Pressure losses from pipe and perforation friction control the relation between wellhead pressure and pressure at the mouth (entrance) of hydraulic fractures. Because both pipe and perforation friction are proportional to flow rate squared, standard step-down tests that rely on the steady pressure response at a set of injection rates cannot uniquely determine pipe and perforation friction. We introduce a novel method to resolve this nonuniqueness by analyzing the water hammer response, measured by high-rate pressure sensors at the wellhead, following abrupt rate steps during shut-in following a stimulation treatment. Constraints on perforation friction permit quantification of the number of active perforations connecting to fractures and hence perforation cluster efficiency.
Our method requires a shut-in procedure with abrupt drops in injection rate to produce water hammer oscillations (tube waves propagating between the wellhead and current stage). The rate drop is accompanied by a drop in wellhead pressure as a tube wave propagates away from the wellhead, decelerating the fluid behind it. Pipe friction attenuates this wave, such that the local flow rate remains higher at depth than near the wellhead. This expands the fluid, causing additional depressurization at the wellhead until the arrival of the reflected wave from the stage. The Darcy-Weisbach pipe friction factor is determined from the depressurization rate. At high background flow rates, the reflected wave amplitude is controlled by perforation friction with minimal sensitivity to fracture properties.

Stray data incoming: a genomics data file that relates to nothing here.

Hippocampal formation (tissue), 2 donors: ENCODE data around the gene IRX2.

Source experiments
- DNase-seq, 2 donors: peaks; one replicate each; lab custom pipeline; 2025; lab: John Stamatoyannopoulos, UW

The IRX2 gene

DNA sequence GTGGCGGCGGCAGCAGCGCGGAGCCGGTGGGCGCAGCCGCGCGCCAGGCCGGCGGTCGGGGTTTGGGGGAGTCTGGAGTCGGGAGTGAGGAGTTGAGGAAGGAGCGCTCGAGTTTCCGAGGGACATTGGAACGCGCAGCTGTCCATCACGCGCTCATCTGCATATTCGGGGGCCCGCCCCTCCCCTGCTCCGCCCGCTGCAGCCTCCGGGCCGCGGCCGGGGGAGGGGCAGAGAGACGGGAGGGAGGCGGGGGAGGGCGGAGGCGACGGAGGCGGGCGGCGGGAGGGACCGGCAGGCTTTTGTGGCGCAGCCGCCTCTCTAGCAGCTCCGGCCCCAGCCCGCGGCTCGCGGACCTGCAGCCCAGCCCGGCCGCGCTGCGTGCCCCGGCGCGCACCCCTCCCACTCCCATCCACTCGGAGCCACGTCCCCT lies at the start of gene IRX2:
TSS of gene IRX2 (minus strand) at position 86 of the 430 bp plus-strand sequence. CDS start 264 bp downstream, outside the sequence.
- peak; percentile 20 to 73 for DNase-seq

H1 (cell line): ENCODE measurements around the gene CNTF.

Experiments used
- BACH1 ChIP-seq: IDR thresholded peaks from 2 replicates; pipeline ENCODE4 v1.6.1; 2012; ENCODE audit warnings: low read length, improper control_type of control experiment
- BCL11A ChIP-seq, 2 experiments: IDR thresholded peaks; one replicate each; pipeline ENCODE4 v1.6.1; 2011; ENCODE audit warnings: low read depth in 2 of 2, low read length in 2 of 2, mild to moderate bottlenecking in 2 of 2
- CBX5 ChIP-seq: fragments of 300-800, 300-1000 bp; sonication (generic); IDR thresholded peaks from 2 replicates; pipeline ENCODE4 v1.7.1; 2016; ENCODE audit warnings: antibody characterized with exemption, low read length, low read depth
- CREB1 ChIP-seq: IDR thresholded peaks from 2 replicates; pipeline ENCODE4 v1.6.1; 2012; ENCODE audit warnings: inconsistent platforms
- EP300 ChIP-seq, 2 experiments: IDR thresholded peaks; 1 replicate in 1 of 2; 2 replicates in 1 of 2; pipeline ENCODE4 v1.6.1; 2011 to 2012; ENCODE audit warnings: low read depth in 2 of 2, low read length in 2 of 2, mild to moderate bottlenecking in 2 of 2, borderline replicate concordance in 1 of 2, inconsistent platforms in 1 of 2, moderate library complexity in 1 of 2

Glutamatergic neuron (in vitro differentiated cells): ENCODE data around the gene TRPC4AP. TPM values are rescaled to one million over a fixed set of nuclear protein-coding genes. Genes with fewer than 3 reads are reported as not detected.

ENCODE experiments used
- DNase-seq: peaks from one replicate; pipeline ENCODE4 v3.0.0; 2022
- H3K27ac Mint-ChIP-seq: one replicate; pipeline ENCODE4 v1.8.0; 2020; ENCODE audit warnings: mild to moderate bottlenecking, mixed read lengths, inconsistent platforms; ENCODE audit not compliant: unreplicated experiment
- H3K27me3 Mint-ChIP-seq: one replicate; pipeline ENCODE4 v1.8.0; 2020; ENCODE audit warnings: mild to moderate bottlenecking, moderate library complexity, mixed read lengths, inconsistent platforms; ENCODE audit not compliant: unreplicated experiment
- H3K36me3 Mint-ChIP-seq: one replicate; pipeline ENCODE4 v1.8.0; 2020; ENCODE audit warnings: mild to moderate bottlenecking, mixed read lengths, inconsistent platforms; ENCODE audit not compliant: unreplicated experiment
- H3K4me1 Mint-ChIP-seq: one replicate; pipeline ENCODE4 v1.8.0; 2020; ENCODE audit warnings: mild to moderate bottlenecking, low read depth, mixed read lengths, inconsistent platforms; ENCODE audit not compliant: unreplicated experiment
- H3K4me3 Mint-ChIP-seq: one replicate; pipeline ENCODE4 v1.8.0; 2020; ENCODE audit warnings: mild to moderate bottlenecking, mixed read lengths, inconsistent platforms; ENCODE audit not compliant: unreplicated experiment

The claims above are substantiated by numerical simulations of tube wave propagation and reflection from perforation clusters connected to hydraulic fractures. We then present two case studies in which the method is applied data from hydraulic fracturing treatments in two stages in different wells targeting the Wolfcamp and Bone Spring Formations, Permian Basin. The inferred pipe friction factor is 2×10−3, an order of magnitude smaller than for turbulent water flow, but consistent with the use of friction reducers and pumping company pressure loss tables. The measured perforation friction is higher than predictions based on a standard formula involving fluid density, discharge coefficient, entry hole diameter, and design number of holes. This suggests not all clusters connect to fractures; the inferred cluster efficiency is 67% (Case-A, Wolfcamp) and 84% (Case-B, Bone Spring).
This work extends simulation and inversion capabilities utilizing wellhead data to nonlinear problems involving tube wave interactions with hydraulic fractures and perforations. The ability to independently constrain pipe and perforation friction resolves nonuniqueness of step rate tests. Rapid inversion enables us to deliver real-time measurements of perforation cluster efficiency, pipe and perforation friction that complement traditional fracture diagnostics. Combined with acoustic pulsing to quantify near-well flow resistance, the method provides a noninvasive, cost-effective means of monitoring of the critical connection between the well and fractures during simulation treatment. The method can be used to diagnose and treat problems such as uneven fluid distribution across clusters.